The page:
To start, it might be helpful to consider the tire patch. Under normal circumstances, this is the only area where your Corvette meets the road. It’s the most important real estate in your car’s world. The problem is it changes shape and size dramatically as the car accelerates, brakes and turns. The two rear tire patches provide resistance to the engine torque, and any dissimilarity in the size or effectiveness of the two driven tire patches will dramatically affect handling.
Visualize the static tire patch as the contact area of an inflated balloon pressed gently onto a glass topped table. Looking up at the contact patch from below the glass, imagine this as your Corvette’s rear tire contact patch at rest. By pushing down slightly harder on the balloon, the contact patch grows, just like the outside tire patch will grow when weight is transferred onto it in a turn. By reducing the pressure slightly on the balloon you will observe a reduction of the contact patch just as the tire patch is reduced when weight is pulled off the inside tire in a turn by weight transfer, braking action or by a rear sway bar or a combination of all three.
In road racing, the engineer and driver must manage these dynamic tire patches to maximize the performance potential of the car. In a production based car like the Corvette, it is illegal to make wholesale changes to the suspension attachment points. Aerodynamic changes are also prohibited, so to improve our Corvette’s handling, we are limited to the following:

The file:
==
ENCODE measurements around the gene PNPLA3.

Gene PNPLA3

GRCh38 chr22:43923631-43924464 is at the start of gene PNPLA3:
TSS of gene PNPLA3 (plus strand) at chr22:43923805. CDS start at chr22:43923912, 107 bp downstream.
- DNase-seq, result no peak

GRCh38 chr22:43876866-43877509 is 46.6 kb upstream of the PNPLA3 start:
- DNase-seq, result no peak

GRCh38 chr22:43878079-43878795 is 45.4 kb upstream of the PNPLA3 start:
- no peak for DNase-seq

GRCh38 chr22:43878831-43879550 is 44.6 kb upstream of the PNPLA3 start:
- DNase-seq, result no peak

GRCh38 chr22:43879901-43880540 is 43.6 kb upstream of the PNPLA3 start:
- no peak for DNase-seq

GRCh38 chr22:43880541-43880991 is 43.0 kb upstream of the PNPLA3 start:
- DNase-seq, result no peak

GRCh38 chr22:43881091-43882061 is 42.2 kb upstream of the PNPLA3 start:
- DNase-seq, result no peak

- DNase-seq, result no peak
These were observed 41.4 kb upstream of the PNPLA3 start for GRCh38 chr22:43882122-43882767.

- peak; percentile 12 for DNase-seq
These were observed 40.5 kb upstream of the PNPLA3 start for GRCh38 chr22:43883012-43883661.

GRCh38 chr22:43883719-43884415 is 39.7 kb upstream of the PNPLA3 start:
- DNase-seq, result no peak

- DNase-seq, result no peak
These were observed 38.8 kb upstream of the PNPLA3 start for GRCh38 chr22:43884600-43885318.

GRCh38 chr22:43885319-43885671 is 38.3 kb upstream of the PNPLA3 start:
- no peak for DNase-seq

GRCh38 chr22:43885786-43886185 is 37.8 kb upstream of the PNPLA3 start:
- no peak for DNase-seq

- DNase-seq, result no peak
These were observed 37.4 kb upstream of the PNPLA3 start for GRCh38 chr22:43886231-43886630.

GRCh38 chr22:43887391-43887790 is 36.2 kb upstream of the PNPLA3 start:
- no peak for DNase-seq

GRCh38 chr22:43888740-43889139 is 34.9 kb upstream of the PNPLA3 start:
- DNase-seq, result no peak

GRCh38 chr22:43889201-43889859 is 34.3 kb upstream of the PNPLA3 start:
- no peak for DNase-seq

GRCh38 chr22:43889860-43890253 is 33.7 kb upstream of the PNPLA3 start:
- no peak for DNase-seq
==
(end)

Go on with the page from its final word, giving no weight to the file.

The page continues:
1. Weight and the center of gravity
2. Frame stiffness
3. Tire size and brand
4. Ride height and alignment specs
5. Suspension bushing materials
6. Spring rates
8. Stabilizer bars
To understand how the differential affects handling, we need to review how the Corvette Positrac differential works. As you know, both the Eaton 65-79 and the Dana 80-82 Corvette differentials use springs to preload the clutch pack that transfers torque to the unloaded tire. The Eaton system uses four coil springs, while the Dana utilizes a conical Belleview spring to preload the clutch pack.
The clutch discs and their preload springs upgrade an ‘open’ differential to a Positrac unit. It may be helpful to compare the Positrac system to two alternatives on either side of the Corvette ‘limited slip’ Positrac differential.
In an open differential, as long as the car is moving forward in a stable state, driven by the pinion gear (engine power), both tires are being driven, and the spider gears in the differential are stationary in relation to the side gears. Resistance torque from the tire patches is transferred to the differential by the stub axles. As long as this resistance is equal, the spider gears are stationary within the differential carrier. When this torque is unequal, the engine torque, through the pinion gear, drives only the wheel with the least resistance, which causes the spider gears to spin in relation to the speed differential.